5 Steps to Stop Information Hoarding and Encourage Collaboration

Posted by Andrea Castle on August 30, 2017
Andrea Castle
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Information Sharing Tesla.jpeg“Information sharing” isn’t just a buzzword, it’s a reality for modern-day government operations. However, sharing is difficult. We learned from the 9/11 Commission that the lack of information sharing was a major factor leading to the terrorist attacks that claimed thousands of lives. Looking at the commission’s report, most Americans shake their heads and bemoan the inability of the federal government to have prevented the attack.

The problem seen with information sharing between the FBI and CIA is not unique to those organizations. It’s not even unique to the federal government. We have all faced the challenge of needing information we did not have or did not know existed.

More information often comes with more power. Sometimes you may not share information because of the natural tendency to hoard it. Sometimes hoarding happens inadvertently because you may not know who needs your information or how to share it. In other cases, you might feel your data is simply not good enough to share. And lastly, you may also feel that sharing your information dilutes your personal importance or value. It doesn’t have to be that way, and you are the one with the power to become a sharer, not a hoarder.

The following five proven steps encourage information sharing among team members, organizations, agencies, and even nations. Follow these steps to address hoarding in your own organization and get your hands on some of the data that will be of greatest use.

Designate someone to oversee and manage the information sharing community.

The first step is often the most overlooked. People assume that just by creating an information sharing community, the sharing will naturally take place. Unless someone is designated to manage the community, information sharing falls by the wayside and is forgotten.

Find a data curation expert—or even better, a team of data curation experts with strong communication skills and a solid grasp of what the community needs—and give this team/person the authority to lead the information sharing efforts.

Pay equal attention to actual security and the appearance of security.

The appearance of security is just as critical as actual security.

Stanford’s research into website credibility finds that 75% of your impression of a website’s credibility has to do with design. Several other studies find that you have about 50 milliseconds to build trust through your website online.

While appearances do matter, it is better to be secure and unappealing than to put up the veneer of security and professionalism while remaining susceptible to vulnerabilities.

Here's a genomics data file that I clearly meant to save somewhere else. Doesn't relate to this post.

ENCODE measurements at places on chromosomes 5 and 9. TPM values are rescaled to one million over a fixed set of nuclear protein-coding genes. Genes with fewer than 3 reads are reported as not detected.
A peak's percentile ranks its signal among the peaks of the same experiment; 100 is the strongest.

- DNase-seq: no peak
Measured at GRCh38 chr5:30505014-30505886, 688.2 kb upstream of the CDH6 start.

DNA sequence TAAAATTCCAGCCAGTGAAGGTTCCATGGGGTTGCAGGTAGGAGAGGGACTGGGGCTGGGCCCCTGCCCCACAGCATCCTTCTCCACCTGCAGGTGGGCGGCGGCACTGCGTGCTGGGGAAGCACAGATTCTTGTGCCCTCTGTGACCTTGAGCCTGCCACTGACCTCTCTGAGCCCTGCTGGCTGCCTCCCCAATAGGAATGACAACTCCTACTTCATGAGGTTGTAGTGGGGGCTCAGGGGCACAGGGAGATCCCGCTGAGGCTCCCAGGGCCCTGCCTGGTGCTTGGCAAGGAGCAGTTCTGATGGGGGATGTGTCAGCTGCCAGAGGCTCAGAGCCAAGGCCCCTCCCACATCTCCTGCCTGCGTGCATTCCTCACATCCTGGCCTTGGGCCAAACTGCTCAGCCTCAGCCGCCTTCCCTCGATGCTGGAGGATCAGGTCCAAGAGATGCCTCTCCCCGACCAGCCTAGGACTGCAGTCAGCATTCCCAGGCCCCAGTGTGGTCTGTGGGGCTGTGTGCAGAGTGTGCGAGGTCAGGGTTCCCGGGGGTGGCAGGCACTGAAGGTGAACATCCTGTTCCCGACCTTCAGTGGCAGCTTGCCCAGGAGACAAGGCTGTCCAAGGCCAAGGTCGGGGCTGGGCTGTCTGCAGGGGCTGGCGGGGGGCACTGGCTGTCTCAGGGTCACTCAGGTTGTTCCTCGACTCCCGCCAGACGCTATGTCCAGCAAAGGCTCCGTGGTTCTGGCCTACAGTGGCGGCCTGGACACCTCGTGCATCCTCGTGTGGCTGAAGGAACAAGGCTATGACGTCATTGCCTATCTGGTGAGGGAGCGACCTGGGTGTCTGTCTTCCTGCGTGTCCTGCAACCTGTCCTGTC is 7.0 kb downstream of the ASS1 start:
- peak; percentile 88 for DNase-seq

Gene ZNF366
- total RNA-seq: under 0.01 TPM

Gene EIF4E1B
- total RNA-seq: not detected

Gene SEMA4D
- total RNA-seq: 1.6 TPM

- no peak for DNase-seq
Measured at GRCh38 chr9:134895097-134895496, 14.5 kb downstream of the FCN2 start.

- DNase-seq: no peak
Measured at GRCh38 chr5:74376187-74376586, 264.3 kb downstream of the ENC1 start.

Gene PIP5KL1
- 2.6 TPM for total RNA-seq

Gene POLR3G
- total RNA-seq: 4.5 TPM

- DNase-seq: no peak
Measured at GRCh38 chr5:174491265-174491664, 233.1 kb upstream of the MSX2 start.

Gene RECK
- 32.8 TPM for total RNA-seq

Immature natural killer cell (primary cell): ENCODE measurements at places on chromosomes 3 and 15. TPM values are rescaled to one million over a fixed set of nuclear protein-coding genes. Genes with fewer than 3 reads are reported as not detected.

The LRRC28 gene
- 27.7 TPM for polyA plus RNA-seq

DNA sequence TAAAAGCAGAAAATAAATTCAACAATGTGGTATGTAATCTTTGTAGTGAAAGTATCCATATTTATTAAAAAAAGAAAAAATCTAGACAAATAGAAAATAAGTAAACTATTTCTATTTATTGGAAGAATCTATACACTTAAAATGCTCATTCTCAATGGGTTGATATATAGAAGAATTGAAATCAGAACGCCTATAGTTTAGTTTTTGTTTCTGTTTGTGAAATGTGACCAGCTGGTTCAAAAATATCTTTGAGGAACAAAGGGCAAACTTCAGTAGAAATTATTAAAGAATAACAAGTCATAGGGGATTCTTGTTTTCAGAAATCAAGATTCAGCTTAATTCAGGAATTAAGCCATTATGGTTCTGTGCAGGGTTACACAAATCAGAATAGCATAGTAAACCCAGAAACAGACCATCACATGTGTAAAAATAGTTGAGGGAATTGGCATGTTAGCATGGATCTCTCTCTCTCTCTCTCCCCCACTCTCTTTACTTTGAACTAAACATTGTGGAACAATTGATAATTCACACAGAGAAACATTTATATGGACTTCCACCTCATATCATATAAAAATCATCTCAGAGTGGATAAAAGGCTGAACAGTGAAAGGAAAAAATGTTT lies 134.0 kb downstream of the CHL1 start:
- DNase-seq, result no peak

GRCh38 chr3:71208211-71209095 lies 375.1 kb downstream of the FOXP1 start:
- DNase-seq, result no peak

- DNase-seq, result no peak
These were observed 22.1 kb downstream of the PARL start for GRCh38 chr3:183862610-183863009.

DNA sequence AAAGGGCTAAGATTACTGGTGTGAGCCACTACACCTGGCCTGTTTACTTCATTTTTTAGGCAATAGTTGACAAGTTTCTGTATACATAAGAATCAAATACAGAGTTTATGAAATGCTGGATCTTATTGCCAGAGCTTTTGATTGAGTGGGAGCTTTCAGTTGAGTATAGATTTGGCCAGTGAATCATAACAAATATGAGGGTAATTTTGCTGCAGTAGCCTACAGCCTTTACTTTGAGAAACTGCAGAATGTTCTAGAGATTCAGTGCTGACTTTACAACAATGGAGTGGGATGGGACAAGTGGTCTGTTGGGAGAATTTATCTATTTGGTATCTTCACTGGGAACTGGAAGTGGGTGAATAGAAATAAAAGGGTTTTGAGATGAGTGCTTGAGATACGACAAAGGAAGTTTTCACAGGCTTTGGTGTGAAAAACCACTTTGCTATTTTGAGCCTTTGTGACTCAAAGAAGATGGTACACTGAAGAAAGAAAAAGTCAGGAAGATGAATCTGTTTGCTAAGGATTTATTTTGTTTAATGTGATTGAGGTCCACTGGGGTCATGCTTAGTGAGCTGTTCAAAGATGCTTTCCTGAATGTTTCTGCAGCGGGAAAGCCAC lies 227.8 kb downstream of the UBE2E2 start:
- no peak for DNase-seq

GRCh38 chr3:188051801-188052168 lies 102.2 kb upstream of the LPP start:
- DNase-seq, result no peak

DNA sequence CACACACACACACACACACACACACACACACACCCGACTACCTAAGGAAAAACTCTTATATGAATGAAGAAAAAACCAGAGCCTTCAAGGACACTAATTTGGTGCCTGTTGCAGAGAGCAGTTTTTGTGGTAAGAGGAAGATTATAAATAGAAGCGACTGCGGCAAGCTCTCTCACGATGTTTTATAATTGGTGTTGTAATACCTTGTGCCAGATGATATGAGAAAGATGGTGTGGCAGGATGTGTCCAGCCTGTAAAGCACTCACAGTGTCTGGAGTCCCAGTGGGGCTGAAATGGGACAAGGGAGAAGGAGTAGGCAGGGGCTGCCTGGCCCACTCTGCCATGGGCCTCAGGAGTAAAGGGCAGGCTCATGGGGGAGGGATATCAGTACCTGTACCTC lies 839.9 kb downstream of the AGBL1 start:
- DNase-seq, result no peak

Trust is key to information sharing. Would you enter your credit card information on a shady website? If you don’t feel that the platform is secure, you’re not going to put your data there. Do not leave this up to chance. Your organization likely has protocols in place to vet websites for security protocols. Make sure your platform is secure and also “appears” secure.

Prime the data pump.

No one wants to be the first one to arrive at a party. The same goes with information sharing. If you decide to join a sharing effort and don’t see any data, you may feel someone is trying to take advantage of you or that there really is no need to share data because no one else needs it. Either way, you’re most likely not going to post your data in a vacuum.

If you want others to share something, provide them a little something to get started. There is a ton of open source data out there waiting to be used, you just need to go out and take advantage of it. If you cannot find anything of value for your specific mission, try creating an example of the kind of information that is needed and be the leader in posting data. Someone has to be first.

Boost the ego of those with the data.

We are humans, ergo, we tend to like being needed. The reason many people hoard information is because it makes them feel important to hold a piece of the puzzle that others cannot access. Take advantage of this very natural human emotion and feed the ego of those with the information. Tell them how much it would benefit the community.

If you know they have something specific, ask for it specifically.

Advertise information sharing successes to help data providers feel good.

There are many ways to advertise successes to the group. This can be simple “thank you” emails for the contribution to the community, a success story for how their information helped, or stats showing how many people viewed or downloaded their information. Regardless, go out of your way to demonstrate to those who have shared information how their efforts have aided the mission.

With these five steps, you are well on your way to building a collaborative team with many data contributors. You will need to revisit these steps continually to ensure information sharing is still taking place; these levels of collaboration require attention and maintenance and won’t keep themselves going automatically. Whether you do take these steps internally or seek outside help, stop the hoarding. Overcome your fears of information sharing and set out today to develop the proper strategies for success.

Tags: Control